Figure 5. Drive test ground trajectory of the primary (blue) and secondary (red).

Figure 5. Drive test ground trajectory of the primary (blue) and secondary (red).

Once the data link was closed at the test site, the R-EKF engaged, using initialization information transmitted from the secondary to the primary platform. To provide a “truth source” for evaluating the performance of the relative navigation solution, both autonomous GPS/IMU systems were fed data from an external reference receiver. Table 1 shows the statistical data analysis in the form of mean and standard deviation for the collected data.

Average RMS of fit in the relative position, velocity and attitude of approximately 1.0 m, 0.1 m/s and 0.3º, respectively, were computed for the entire relative navigation period. In this dynamic test, we encountered frequent data link dropouts, data link latency, as well as GPS outages, causing discontinuity in the R-EKF measurement updates until GPS was reacquired. During these periods, the R-EKF prediction model, updated with the last calibrated IMU data, provided the R-TSPI. This test help confirm that system performance is at the expected levels, even in the presence of real-world data link and GPS problems.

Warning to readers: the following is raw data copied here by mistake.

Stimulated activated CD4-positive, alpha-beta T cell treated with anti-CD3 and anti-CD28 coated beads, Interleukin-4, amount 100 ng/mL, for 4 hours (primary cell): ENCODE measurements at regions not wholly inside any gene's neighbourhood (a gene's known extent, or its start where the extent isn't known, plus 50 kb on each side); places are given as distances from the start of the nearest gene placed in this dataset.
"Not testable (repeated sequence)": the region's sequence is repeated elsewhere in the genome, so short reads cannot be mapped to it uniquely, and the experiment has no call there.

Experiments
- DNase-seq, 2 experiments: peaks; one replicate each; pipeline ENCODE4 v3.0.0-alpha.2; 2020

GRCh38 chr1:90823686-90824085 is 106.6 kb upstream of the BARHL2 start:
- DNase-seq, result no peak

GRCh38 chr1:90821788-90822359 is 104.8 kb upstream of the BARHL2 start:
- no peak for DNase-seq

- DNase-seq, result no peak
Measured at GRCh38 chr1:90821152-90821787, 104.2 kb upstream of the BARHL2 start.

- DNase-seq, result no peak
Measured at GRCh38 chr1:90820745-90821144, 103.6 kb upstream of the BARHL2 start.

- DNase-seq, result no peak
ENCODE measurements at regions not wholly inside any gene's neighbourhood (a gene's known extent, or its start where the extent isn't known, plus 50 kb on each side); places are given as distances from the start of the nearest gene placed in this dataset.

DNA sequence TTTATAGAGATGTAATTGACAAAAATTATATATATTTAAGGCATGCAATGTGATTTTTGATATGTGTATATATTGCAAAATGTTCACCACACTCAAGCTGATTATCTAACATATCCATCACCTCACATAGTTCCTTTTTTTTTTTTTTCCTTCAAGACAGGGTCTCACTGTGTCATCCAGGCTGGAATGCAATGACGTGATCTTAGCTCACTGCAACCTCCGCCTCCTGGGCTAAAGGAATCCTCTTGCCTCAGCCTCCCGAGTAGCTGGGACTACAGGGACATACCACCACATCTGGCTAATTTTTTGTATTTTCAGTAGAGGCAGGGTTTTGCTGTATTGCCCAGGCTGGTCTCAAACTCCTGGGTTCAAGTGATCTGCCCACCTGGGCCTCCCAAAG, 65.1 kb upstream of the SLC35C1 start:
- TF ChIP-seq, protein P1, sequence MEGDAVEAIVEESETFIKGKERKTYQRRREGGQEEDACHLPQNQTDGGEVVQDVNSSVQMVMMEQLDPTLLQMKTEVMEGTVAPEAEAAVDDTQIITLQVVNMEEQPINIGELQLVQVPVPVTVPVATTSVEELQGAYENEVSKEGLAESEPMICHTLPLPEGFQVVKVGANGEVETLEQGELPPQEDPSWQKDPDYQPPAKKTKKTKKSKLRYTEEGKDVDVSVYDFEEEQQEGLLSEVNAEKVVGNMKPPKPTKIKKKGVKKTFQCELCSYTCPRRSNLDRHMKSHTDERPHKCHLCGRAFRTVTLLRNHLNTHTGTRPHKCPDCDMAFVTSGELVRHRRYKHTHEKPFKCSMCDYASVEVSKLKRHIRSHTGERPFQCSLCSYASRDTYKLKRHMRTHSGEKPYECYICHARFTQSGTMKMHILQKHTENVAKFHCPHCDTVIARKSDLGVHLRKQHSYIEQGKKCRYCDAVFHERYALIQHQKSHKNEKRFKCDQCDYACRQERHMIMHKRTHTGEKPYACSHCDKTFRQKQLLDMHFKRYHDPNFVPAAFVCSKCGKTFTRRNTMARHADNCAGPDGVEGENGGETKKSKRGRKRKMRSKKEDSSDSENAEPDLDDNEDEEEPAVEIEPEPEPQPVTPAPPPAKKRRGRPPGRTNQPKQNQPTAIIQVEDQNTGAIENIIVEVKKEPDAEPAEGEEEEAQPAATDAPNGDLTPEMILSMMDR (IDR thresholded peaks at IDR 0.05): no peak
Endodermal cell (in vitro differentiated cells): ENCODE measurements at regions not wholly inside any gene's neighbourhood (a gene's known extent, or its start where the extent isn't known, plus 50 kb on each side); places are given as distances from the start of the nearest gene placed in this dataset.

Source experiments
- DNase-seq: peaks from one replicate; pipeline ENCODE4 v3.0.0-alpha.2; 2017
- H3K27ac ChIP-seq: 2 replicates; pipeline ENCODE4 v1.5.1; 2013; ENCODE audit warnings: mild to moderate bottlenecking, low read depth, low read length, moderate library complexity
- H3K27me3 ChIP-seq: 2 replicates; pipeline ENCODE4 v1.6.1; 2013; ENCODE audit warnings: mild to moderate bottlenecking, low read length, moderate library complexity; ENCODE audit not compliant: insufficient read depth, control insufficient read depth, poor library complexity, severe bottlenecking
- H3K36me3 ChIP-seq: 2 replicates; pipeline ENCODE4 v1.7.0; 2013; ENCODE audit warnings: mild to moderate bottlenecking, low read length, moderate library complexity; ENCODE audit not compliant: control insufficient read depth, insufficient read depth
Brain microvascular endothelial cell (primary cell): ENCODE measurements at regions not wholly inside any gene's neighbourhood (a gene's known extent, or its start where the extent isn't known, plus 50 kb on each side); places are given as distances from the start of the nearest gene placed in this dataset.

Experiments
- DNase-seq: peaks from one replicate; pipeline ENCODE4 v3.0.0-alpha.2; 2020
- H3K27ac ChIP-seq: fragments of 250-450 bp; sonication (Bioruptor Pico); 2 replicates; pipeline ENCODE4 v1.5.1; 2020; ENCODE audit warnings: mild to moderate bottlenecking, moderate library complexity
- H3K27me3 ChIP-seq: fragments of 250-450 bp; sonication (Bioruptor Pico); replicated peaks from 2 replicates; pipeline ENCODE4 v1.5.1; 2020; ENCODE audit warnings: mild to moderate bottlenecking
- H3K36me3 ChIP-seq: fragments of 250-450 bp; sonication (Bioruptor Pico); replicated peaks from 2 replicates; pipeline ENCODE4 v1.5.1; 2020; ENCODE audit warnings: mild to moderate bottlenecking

Table 1. Statistical analysis of the R-TSPI solution.

Table 1. Statistical analysis of the R-TSPI solution.


Over-reliance on GPS has exposed vulnerabilities associated with this technology. For example, GPS is easily jammed and spoofed. While spoofing can be addressed with Selective Availability Anti-Spoofing (SAASM) technology, and advances such as M-code will mitigate other vulnerabilities, systems of the future must be robust to partial or total lack of GPS. Advanced sensor-fusion technologies are necessary to provide capabilities in conjunction with, and in the absence of, GPS.